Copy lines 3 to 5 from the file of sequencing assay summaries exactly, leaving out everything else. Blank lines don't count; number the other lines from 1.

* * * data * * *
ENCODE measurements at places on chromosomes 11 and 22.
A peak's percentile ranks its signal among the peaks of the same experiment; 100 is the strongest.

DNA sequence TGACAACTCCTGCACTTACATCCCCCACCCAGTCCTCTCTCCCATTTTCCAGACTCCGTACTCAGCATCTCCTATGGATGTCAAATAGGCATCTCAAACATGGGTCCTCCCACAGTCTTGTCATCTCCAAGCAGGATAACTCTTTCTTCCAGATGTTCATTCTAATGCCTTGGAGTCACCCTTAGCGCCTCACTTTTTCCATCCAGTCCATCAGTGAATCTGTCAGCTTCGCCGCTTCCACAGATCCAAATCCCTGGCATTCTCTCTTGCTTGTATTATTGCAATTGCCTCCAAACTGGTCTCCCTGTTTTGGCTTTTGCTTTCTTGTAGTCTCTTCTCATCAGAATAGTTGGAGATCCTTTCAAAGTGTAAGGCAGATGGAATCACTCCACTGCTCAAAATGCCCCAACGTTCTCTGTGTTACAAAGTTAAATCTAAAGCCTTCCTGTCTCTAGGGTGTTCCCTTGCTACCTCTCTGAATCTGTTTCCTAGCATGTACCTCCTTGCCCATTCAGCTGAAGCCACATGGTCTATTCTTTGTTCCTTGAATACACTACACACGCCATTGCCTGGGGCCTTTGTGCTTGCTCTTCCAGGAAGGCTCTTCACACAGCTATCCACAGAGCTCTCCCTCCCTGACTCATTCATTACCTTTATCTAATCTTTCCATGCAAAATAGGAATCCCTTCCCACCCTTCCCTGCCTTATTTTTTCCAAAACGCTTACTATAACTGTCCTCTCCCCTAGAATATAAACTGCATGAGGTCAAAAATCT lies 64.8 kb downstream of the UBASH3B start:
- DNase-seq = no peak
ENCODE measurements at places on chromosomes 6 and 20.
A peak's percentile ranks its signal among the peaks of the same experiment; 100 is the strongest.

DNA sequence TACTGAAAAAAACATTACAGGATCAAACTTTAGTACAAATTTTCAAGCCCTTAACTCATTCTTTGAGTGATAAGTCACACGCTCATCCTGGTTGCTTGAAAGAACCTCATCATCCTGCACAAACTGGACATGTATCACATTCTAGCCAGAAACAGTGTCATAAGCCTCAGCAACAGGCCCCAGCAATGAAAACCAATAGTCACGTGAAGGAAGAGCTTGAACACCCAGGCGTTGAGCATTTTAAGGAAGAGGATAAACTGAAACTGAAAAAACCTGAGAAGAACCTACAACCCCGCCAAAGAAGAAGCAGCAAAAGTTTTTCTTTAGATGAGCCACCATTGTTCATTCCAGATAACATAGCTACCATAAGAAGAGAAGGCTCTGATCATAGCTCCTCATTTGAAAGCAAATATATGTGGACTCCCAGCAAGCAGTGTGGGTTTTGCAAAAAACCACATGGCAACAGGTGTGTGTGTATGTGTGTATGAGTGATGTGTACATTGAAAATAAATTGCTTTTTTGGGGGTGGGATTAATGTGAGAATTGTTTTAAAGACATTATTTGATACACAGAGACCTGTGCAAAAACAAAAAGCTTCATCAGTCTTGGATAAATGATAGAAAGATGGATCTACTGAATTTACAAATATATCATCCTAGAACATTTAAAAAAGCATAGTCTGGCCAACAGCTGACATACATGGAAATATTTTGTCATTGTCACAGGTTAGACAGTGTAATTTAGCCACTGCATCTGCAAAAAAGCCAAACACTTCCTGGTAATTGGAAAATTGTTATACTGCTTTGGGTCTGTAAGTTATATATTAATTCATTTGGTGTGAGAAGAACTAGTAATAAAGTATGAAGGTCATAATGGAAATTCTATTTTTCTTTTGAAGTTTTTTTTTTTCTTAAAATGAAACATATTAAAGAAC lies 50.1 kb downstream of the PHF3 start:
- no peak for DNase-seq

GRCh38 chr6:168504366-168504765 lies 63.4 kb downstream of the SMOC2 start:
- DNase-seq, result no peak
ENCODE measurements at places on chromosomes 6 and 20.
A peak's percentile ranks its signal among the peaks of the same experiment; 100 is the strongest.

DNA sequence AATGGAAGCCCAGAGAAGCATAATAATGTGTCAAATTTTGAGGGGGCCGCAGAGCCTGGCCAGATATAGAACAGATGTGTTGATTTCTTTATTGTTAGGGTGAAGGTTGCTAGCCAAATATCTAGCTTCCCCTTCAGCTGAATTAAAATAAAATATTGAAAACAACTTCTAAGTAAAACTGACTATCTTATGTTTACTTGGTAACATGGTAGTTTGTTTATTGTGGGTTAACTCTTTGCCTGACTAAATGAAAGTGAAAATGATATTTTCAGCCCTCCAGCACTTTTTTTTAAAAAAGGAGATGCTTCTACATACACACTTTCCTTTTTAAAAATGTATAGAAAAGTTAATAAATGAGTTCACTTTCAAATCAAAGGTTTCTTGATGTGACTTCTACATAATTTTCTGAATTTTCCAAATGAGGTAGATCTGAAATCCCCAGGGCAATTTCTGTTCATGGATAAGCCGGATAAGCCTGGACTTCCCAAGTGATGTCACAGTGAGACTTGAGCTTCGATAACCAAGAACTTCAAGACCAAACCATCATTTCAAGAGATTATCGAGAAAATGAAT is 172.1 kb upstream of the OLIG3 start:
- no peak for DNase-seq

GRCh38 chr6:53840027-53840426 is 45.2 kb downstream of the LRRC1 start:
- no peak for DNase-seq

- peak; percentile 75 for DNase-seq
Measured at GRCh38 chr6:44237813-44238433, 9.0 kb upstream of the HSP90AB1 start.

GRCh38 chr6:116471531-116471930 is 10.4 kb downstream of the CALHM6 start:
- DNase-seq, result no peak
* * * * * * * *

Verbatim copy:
DNA sequence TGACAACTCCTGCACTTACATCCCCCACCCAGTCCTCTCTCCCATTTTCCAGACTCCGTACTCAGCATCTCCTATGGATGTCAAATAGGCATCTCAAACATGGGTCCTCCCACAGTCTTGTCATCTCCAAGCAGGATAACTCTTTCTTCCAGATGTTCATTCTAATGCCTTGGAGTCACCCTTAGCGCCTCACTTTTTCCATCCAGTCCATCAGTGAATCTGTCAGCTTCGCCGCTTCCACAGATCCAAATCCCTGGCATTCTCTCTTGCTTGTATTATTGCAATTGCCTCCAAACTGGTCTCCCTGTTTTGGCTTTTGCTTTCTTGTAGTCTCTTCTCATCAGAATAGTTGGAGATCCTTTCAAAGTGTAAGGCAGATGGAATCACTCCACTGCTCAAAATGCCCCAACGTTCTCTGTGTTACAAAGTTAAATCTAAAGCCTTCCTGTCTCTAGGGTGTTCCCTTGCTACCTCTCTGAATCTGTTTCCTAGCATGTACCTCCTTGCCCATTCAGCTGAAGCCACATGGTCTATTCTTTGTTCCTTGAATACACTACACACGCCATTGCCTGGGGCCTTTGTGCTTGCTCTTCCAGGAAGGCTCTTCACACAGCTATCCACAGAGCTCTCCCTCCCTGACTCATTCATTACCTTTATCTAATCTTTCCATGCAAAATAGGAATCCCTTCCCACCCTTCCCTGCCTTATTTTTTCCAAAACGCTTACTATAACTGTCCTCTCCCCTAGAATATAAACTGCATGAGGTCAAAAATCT lies 64.8 kb downstream of the UBASH3B start:
- DNase-seq = no peak
ENCODE measurements at places on chromosomes 6 and 20.